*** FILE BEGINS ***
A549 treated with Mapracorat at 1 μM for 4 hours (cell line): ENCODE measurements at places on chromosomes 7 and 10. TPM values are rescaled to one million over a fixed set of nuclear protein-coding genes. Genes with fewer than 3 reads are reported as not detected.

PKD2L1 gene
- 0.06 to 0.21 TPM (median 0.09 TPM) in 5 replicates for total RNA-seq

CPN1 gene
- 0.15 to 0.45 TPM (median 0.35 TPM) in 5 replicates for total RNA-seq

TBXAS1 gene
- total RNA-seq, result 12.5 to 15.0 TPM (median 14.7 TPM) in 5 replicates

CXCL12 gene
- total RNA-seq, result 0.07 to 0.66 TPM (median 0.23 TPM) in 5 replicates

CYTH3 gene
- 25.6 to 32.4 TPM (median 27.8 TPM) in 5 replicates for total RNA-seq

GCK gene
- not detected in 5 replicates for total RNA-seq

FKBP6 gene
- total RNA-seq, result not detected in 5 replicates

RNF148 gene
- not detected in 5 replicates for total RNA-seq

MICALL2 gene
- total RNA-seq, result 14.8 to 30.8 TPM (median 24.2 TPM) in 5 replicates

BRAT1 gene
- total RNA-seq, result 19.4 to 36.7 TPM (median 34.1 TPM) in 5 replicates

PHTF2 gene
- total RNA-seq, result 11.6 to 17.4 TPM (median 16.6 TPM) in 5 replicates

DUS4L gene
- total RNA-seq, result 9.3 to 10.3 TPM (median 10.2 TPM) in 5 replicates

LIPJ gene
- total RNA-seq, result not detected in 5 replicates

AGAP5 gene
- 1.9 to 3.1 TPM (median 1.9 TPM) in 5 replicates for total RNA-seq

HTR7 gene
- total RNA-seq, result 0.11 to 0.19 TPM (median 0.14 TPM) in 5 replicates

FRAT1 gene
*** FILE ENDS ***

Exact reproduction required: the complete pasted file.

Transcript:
A549 treated with Mapracorat at 1 μM for 4 hours (cell line): ENCODE measurements at places on chromosomes 7 and 10. TPM values are rescaled to one million over a fixed set of nuclear protein-coding genes. Genes with fewer than 3 reads are reported as not detected.

PKD2L1 gene
- 0.06 to 0.21 TPM (median 0.09 TPM) in 5 replicates for total RNA-seq

CPN1 gene
- 0.15 to 0.45 TPM (median 0.35 TPM) in 5 replicates for total RNA-seq

TBXAS1 gene
- total RNA-seq, result 12.5 to 15.0 TPM (median 14.7 TPM) in 5 replicates

CXCL12 gene
- total RNA-seq, result 0.07 to 0.66 TPM (median 0.23 TPM) in 5 replicates

CYTH3 gene
- 25.6 to 32.4 TPM (median 27.8 TPM) in 5 replicates for total RNA-seq

GCK gene
- not detected in 5 replicates for total RNA-seq

FKBP6 gene
- total RNA-seq, result not detected in 5 replicates

RNF148 gene
- not detected in 5 replicates for total RNA-seq

MICALL2 gene
- total RNA-seq, result 14.8 to 30.8 TPM (median 24.2 TPM) in 5 replicates

BRAT1 gene
- total RNA-seq, result 19.4 to 36.7 TPM (median 34.1 TPM) in 5 replicates

PHTF2 gene
- total RNA-seq, result 11.6 to 17.4 TPM (median 16.6 TPM) in 5 replicates

DUS4L gene
- total RNA-seq, result 9.3 to 10.3 TPM (median 10.2 TPM) in 5 replicates

LIPJ gene
- total RNA-seq, result not detected in 5 replicates

AGAP5 gene
- 1.9 to 3.1 TPM (median 1.9 TPM) in 5 replicates for total RNA-seq

HTR7 gene
- total RNA-seq, result 0.11 to 0.19 TPM (median 0.14 TPM) in 5 replicates

FRAT1 gene